Employers are putting their money where their technology is, investing more in systems than they are in upskilling, according to new research from Adecco.
The report comes just weeks after KPMG said only 42 percent of technology industry leaders plan to upskill their workforce, even though most analysts, if not most employers, believe that artificial intelligence and other advanced technologies will impact how people do their jobs. Earlier this month, Amazon announced plans to upskill some 100,000 U.S. workers—at a cost of more than $700 million—to prepare them for new roles in a technology-driven workplace.Employers are investing more in technology than they are in upskilling, despite tech's growing influence and @Amazon’s lead. @Adecco_UK #HR #HRTech Click To Tweet
“The harder it is to hire workers from the outside, the more sense it makes to invest in training the workers you already have,” Jed Kolko, Indeed’s chief economist, told the Associated Press after Amazon’s announcement.
Adecco’s report, People, Technology and the Future of Upskilling, said 52 percent of UK business leaders plan to prioritize technology, compared to 24 percent who’ll emphasize upskilling.
However, the survey of 500 managers, directors and business owners found different management levels have different priorities. Just 28 percent of middle managers and 33 percent of directors prioritize investment in technology. However, 34 percent of middle managers and 45 percent of directors said their emphasis is on upskilling.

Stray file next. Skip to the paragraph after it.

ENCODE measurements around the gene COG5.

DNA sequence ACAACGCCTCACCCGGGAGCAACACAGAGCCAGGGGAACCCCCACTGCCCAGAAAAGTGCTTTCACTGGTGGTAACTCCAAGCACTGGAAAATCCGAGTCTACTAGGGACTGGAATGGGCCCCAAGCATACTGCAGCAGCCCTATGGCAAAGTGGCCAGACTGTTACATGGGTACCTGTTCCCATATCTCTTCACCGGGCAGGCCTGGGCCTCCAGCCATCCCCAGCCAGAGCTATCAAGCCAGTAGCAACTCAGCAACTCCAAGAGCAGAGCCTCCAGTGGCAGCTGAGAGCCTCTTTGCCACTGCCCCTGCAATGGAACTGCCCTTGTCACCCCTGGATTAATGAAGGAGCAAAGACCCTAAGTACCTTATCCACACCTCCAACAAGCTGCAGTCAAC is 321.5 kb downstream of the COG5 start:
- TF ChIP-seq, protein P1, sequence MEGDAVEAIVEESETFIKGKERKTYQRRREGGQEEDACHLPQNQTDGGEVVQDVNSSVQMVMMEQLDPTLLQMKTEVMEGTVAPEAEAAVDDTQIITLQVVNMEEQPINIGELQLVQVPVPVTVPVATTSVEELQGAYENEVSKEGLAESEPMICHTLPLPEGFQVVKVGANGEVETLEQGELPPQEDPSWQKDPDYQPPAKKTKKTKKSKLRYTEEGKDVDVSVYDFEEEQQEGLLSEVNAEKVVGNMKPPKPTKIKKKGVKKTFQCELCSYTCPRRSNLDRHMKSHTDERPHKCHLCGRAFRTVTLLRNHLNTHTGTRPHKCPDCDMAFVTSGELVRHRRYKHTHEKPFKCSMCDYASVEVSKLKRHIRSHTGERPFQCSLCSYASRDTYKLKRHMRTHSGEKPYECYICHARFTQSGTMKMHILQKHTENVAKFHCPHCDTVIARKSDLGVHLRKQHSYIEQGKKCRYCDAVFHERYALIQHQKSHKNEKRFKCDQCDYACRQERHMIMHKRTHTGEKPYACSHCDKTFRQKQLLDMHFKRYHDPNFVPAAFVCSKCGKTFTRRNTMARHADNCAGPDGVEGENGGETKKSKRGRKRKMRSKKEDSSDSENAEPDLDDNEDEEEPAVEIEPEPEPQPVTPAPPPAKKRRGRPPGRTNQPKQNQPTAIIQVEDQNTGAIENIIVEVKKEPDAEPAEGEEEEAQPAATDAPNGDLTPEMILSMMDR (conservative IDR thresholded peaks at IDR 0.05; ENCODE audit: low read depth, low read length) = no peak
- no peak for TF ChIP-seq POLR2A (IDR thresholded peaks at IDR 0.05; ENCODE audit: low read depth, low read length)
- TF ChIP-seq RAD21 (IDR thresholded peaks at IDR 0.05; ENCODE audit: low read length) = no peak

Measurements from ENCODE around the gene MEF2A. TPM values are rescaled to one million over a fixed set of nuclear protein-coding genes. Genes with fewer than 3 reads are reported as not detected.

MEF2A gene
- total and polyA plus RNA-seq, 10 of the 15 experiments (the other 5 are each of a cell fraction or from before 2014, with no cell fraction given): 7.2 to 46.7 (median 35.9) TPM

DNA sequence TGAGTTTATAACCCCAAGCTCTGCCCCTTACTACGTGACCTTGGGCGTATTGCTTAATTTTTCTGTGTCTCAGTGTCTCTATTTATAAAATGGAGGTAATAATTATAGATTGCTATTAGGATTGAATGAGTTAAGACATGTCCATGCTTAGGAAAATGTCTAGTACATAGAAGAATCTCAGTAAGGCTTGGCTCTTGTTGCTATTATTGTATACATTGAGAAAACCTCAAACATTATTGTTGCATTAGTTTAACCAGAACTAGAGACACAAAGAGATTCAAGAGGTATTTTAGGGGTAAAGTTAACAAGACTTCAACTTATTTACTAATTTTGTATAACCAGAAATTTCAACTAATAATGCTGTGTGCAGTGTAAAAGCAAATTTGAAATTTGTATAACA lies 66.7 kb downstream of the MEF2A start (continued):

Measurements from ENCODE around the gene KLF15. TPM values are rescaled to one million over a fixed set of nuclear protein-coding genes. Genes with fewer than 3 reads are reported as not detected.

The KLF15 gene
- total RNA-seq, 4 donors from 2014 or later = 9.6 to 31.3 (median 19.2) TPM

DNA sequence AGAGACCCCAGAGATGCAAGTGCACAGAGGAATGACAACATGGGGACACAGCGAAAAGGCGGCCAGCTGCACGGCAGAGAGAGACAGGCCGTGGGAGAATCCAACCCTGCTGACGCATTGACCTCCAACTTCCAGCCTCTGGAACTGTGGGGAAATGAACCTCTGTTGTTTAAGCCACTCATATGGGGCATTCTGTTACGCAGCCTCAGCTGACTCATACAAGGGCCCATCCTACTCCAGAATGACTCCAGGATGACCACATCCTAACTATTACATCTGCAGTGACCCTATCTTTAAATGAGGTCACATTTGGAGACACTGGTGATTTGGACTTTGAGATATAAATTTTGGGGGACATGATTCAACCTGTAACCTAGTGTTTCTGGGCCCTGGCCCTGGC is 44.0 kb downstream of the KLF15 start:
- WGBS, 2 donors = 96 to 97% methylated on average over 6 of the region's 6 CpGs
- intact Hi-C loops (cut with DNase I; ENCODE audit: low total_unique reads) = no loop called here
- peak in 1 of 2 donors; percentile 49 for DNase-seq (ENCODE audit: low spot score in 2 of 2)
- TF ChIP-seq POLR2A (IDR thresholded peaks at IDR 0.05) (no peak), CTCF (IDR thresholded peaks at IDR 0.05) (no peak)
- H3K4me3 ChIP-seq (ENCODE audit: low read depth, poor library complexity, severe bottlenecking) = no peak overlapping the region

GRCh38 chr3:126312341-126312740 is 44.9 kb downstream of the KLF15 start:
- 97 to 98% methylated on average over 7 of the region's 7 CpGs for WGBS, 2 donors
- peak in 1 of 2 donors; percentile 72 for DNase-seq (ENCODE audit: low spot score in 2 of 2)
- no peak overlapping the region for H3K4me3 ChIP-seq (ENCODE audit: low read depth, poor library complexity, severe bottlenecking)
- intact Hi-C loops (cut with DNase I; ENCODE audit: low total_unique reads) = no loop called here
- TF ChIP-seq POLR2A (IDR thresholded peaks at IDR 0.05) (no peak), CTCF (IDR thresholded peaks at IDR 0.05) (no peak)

Leaders Expect Benefits Without Upskilling
Nor surprisingly, a clear majority of businesses, 94 percent, recognize that changing technology will impact the skills they need over the next three years. Middle managers are more likely than business owners—43 percent compared to 35 percent—to believe technology will require increased learning. Overall, only 43 percent of businesses admit their budgets are holding them back from providing necessary training.
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As we’ve seen before, the closer managers are to the workforce, the more they believe technical change will make some kind of difference. While 41 percent of middle managers say technology will increase flexibility, only 28 percent of business owners agree.
And it seems that even without training, business owners anticipate their workforce will become more productive (43 percent), efficient (41 percent) and effective (38 percent) because of technology over the next three years.
Shelly Preston, head of Adecco Retail, called the emphasis on technology over learning “concerning.” The benefits business leaders are hoping for, she said, “will only materialize if their employees have the right skills to work alongside machines. The key to success is having a cohesive technology and upskilling strategy.”
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